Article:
FTC, 17 States Allege Amazon Inflates Prices and Overcharges Sellers

An Amazon company logo marks the facade of a building in Schoenefeld near Berlin, March 18, 2022(AP Photo/Michael Sohn, File)

Amazon is being sued by U.S. regulators and 17 states over allegations that the company abuses its position in the marketplace to inflate prices on other platforms, overcharge sellers and stifle competition. The lawsuit, filed Tuesday in U.S. District Court for the Western District of Washington, is the result of a years-long investigation into Amazon’s businesses and one of the most significant legal challenges brought against the company in its nearly 30-year history.

According to a news release sent by the agency, the Federal Trade Commission and states that joined the lawsuit are asking the court to issue a permanent injunction that they say would prohibit Amazon from engaging in its unlawful conduct and loosen its “monopolistic control to restore competition.”

They allege the company engages in anti-competitive practices through anti-discounting measures that deter sellers from offering lower prices for products on non-Amazon sites, mirroring allegations made in a separate lawsuit last year by the state of California. The complaint says Amazon can bury listings that are offered at lower prices on other sites.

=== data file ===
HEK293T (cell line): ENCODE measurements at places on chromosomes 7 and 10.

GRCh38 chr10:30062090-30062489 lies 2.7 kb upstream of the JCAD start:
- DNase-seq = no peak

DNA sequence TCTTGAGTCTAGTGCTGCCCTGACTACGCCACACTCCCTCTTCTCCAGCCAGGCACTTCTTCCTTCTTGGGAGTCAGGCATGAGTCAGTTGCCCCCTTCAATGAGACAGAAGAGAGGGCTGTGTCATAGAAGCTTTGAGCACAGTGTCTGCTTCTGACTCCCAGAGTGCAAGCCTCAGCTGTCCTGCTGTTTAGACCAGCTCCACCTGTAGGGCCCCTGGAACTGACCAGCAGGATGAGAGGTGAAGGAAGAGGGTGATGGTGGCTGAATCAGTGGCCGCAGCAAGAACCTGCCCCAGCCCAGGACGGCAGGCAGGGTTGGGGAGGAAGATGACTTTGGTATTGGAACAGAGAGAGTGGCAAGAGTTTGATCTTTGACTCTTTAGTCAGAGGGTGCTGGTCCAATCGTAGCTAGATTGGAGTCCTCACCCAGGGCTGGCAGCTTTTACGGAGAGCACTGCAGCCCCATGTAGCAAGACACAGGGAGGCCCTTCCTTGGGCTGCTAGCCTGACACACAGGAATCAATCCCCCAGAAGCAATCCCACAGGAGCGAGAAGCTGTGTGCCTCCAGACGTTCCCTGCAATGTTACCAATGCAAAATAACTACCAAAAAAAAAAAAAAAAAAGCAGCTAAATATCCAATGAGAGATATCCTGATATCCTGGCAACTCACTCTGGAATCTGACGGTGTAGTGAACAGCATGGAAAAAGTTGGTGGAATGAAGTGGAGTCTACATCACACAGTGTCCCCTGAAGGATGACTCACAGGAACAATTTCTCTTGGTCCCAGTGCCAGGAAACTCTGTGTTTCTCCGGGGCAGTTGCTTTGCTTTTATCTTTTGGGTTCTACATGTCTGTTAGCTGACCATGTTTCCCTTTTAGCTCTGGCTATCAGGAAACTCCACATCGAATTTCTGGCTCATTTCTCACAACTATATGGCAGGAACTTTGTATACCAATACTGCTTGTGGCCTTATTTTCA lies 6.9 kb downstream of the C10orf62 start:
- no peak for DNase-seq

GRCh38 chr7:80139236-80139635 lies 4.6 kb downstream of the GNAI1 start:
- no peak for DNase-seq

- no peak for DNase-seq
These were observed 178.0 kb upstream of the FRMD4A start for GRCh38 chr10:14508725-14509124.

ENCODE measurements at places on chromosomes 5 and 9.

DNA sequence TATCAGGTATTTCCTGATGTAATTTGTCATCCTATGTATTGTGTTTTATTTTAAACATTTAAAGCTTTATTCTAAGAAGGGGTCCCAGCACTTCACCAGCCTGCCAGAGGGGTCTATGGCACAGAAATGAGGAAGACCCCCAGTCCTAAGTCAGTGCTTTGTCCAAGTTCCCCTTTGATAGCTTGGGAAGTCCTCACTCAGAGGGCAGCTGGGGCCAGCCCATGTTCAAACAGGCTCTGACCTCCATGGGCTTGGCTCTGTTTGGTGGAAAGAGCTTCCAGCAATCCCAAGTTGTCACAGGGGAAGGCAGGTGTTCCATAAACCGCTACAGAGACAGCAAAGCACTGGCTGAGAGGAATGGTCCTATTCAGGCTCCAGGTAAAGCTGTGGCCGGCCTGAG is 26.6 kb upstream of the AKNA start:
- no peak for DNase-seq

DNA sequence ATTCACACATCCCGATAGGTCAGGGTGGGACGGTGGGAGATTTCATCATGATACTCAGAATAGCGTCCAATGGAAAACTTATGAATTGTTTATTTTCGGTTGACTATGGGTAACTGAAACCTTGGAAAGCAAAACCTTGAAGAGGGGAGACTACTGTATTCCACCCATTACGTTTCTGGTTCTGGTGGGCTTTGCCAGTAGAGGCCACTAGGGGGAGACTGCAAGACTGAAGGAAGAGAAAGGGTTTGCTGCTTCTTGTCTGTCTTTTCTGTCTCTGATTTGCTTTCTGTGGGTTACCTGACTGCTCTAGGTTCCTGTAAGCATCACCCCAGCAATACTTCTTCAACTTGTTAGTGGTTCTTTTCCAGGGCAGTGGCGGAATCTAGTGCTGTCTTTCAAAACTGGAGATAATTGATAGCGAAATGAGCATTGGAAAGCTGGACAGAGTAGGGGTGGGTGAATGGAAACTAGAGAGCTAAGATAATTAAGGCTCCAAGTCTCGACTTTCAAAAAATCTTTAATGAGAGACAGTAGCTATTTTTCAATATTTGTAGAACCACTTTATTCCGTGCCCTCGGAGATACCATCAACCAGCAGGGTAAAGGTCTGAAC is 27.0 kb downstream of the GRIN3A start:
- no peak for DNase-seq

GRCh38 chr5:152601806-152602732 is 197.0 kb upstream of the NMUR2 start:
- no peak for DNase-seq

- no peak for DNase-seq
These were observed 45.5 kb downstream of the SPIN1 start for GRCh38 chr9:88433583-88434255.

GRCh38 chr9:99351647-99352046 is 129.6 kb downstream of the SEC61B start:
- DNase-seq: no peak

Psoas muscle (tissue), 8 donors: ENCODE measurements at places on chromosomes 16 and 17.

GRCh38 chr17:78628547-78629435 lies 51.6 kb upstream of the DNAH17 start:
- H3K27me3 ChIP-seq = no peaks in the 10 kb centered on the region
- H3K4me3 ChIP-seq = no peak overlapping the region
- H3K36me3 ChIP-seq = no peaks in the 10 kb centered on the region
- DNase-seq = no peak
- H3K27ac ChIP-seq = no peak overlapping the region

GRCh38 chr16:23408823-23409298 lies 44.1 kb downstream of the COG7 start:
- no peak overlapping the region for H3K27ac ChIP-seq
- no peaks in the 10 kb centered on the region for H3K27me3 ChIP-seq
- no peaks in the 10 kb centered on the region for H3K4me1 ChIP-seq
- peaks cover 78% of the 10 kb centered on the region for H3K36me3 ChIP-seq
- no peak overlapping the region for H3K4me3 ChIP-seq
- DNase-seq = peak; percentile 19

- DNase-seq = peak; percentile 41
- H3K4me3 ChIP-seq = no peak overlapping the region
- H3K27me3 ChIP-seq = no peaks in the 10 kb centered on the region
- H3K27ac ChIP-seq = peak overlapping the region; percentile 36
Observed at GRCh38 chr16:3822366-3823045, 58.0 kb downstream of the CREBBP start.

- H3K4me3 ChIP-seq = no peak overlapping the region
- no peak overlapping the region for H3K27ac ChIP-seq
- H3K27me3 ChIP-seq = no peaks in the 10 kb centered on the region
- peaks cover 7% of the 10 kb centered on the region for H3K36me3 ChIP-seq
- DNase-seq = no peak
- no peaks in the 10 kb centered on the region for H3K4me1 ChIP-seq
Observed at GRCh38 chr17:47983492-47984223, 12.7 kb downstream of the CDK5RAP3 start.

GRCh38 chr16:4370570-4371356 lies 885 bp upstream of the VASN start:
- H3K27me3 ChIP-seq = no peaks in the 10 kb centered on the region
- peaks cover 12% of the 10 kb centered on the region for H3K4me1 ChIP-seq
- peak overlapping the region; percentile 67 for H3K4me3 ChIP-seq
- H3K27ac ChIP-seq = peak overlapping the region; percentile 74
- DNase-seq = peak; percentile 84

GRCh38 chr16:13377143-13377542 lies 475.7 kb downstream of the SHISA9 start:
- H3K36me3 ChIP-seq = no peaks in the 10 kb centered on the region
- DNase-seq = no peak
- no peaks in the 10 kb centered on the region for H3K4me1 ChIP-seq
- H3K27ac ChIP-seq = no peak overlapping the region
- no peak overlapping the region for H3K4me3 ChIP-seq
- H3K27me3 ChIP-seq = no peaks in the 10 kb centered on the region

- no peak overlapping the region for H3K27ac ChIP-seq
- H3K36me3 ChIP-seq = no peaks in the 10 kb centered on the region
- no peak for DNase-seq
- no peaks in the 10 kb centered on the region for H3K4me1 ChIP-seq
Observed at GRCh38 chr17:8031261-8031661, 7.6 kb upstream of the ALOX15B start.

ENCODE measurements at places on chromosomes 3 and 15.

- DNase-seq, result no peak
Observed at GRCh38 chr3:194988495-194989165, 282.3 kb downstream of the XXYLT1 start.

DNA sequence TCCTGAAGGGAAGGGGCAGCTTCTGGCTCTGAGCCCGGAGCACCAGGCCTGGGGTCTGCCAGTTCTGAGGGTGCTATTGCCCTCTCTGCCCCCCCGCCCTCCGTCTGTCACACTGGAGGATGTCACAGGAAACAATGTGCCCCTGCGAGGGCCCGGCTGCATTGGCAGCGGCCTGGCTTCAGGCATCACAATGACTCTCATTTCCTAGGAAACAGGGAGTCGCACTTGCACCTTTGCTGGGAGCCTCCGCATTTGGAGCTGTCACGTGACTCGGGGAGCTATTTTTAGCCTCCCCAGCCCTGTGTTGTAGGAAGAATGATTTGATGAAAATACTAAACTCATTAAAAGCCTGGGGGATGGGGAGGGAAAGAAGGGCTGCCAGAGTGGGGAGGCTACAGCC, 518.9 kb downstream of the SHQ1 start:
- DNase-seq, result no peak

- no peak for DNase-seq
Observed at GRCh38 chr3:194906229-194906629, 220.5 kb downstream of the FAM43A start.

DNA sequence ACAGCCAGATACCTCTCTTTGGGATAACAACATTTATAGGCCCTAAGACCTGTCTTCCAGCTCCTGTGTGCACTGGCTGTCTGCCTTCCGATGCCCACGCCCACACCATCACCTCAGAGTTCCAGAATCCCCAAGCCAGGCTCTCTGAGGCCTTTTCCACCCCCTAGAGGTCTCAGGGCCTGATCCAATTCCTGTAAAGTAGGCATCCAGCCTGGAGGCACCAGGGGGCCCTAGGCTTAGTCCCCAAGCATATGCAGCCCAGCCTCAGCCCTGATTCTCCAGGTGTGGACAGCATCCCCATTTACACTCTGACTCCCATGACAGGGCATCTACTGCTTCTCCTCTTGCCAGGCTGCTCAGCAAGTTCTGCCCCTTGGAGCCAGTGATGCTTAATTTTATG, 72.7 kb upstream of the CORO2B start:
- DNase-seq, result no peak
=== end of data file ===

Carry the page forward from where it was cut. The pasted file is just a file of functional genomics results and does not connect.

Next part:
The complaint also says the company degrades the customer experience by replacing relevant search results with paid advertisements, biasing its own brands over other products it knows to be of a better quality and charging heavy fees that forces sellers to pay nearly half of their total revenues to Amazon.

“The complaint sets forth detailed allegations noting how Amazon is now exploiting its monopoly power to enrich itself while raising prices and degrading service for the tens of millions of American families who shop on its platform and the hundreds of thousands of businesses that rely on Amazon to reach them,” FTC Chairman Lina Khan said in a prepared statement.

Amazon has also long faced allegations of undercutting businesses that sell on its platform by assessing merchant data and creating its own competing product that it then boosts on the site. In August, the company said it was eliminating some in-house brands that weren’t resonating with customers and would relaunch some items under existing brands like Amazon Basics and Amazon Essentials. Booksellers and authors have also been urging the Department of Justice to investigate what they’ve called Amazon’s “monopoly power over the market for books and ideas.”

Amazon did not immediately respond to a request for comment Tuesday.

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